Build Resources From Support

IT Crowd Fist Bump
  1. Blogging for Hippo
  2. Schedule Sales with WooCommerce
  3. The Problem with Focus
  4. Give Thanks
  5. Be Thankful for the People Who Inspire You
  6. Give Yourself Space
  7. Build Resources From Support
  8. How Hard Can Membership Be?
  9. Adding Social Media Icons to WooCommerce Product Pages
  10. How to Export WooCommerce Subscriptions
  11. Upgrade Your Contact Form With Ninja Forms
  12. Why I Write
  13. Blog Comments Policy
  14. Content Marketing Works – Even with Furnace Filters
  15. Making Email from Your Website More Reliable with Email Delivery Tools
  16. A Happiness Podcast?
  17. Podcast Compensation
  18. Wishlists Done Right
  19. Enable Free Shipping on a Per Product Basis
  20. Improve Your Writing with the Hemingway Editor
  21. Tell Users What You're Doing
  22. 2014 Business Review
  23. Mind Your Own Business
  24. Think Different to 10x Your Business
  25. Let Projects Die
  26. Maximize Your Creative Energy
  27. Use Git Bisect to Find Bugs in Your Codebase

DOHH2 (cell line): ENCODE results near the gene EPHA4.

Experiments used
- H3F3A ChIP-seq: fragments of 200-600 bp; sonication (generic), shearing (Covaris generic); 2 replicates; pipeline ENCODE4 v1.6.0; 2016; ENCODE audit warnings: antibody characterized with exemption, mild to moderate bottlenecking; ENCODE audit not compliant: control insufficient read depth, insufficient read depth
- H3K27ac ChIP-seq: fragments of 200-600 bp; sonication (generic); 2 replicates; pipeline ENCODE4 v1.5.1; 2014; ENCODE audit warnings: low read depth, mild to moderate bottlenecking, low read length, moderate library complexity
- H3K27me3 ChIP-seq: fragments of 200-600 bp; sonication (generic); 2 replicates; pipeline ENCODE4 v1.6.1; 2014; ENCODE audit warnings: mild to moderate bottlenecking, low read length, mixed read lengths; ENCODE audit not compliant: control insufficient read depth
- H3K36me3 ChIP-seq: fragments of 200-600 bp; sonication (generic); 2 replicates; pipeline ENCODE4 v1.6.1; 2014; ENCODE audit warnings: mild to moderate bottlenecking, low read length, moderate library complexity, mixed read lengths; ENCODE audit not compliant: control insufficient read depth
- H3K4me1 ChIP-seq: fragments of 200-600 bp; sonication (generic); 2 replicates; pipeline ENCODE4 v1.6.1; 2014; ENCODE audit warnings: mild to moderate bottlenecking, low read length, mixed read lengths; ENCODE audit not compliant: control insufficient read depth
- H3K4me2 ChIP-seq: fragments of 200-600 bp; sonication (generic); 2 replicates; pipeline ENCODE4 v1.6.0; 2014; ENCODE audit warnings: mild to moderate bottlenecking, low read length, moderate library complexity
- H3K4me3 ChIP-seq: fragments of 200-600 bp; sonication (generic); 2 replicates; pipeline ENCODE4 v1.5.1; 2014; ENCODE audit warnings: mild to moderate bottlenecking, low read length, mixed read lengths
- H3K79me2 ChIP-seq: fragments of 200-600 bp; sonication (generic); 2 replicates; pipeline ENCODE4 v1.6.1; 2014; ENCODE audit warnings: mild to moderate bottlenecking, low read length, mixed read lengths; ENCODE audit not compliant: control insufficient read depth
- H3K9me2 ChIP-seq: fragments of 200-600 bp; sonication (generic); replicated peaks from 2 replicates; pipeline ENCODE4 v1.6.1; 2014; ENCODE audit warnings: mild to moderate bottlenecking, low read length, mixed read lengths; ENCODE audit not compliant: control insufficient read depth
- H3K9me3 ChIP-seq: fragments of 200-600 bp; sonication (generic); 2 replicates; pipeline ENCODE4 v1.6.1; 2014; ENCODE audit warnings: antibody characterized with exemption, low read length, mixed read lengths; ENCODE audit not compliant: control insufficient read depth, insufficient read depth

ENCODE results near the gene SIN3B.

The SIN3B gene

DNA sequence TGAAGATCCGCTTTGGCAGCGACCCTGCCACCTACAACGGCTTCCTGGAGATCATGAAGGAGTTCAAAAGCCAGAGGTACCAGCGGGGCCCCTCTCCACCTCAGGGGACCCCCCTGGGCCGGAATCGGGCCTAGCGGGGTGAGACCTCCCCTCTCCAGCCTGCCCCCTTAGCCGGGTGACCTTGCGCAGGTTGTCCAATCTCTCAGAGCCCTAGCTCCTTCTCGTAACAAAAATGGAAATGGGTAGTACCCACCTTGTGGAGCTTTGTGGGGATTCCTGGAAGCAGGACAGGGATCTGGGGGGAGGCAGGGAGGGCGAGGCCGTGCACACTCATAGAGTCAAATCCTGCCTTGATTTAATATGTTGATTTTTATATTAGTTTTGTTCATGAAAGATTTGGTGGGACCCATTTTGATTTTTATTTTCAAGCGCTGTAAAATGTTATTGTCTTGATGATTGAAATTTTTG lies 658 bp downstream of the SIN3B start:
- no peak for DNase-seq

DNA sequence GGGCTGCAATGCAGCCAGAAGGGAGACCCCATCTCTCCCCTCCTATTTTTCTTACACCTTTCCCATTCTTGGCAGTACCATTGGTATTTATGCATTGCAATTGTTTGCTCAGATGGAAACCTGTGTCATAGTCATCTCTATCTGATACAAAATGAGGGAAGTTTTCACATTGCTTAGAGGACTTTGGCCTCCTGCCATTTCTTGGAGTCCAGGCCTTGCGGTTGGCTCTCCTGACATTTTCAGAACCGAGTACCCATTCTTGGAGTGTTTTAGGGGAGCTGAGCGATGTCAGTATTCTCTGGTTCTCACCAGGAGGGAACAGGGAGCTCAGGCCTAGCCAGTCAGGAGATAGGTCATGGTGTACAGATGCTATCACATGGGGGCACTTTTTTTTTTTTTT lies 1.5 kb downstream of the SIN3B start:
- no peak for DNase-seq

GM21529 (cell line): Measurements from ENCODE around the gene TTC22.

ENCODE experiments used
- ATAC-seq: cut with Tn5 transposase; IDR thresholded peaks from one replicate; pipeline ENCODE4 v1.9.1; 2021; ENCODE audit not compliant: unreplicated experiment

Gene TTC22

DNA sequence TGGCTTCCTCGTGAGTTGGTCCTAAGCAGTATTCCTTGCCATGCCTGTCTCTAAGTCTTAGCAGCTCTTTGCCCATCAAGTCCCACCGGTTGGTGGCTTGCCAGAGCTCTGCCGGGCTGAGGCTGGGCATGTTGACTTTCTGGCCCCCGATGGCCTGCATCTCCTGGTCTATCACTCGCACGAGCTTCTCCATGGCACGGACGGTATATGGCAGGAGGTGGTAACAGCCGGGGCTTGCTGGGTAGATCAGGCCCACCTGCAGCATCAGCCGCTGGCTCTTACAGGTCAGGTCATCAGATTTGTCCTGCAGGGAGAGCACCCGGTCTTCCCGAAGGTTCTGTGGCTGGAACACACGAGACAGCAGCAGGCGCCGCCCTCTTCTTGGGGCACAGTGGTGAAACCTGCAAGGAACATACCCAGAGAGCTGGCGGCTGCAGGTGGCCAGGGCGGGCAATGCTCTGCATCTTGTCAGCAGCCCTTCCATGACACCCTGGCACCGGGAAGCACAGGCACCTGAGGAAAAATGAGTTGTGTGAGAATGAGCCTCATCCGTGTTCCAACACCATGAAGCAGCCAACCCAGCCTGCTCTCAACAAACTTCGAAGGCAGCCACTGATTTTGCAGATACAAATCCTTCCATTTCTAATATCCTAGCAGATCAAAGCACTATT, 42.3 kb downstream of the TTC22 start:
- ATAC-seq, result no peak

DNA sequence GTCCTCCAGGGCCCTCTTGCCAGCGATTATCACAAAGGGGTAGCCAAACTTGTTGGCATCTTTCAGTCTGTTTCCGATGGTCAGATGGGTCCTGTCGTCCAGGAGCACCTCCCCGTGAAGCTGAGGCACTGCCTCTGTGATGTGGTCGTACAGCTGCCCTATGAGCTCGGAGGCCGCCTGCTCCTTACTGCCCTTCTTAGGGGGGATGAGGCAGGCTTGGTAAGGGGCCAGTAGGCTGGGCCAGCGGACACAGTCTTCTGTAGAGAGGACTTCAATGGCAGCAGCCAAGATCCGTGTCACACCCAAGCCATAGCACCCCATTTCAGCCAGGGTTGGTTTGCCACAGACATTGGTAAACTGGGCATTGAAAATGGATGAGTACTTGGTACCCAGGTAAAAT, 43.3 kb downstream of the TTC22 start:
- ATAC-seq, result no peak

28. My Personal Value of Remote Work
  29. Don't Spam Email Receipts
  30. Make Your Own Luck
  31. Cold Showers and the Power of Challenges

Some people think that support is this giant black hole where you throw money to make sure customers don't hate you. That belief is why so many companies have such crappy support. They do the bare minimum to make sure their customers don't leave. I guess I understand this line of thinking but it rubs me the wrong way. While you can put in the bare minimum you could invest in your support and build resources and useful assets for future projects. With our upcoming WooCommerce 2.3 release we did just that.

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SIDEKICK Releases Interactive Walkthroughs for WooCommerce


To get five star reviews on the plugin repository you either need to plan the plugin perfectly (hint: that's impossible) or have an effective feedback loop to continuously improve your product. After a product is out in the wild you have to see how people are using it; study what they do right, what they do wrong, and what they can't possibly do but try anyways. You can make tweaks, add new features, and improve documentation. This is what I've been doing for the past 11 months at WooThemes and I love it.

Support isn't a problem you can solve but it is fun to see how much of it you can eliminate with good documentation and self serve tools for your users. With 100,000+ customers at WooThemes every little tweak we can make to our products affects how many tickets we get. That's why when I heard about SIDEKICK I jumped right in.

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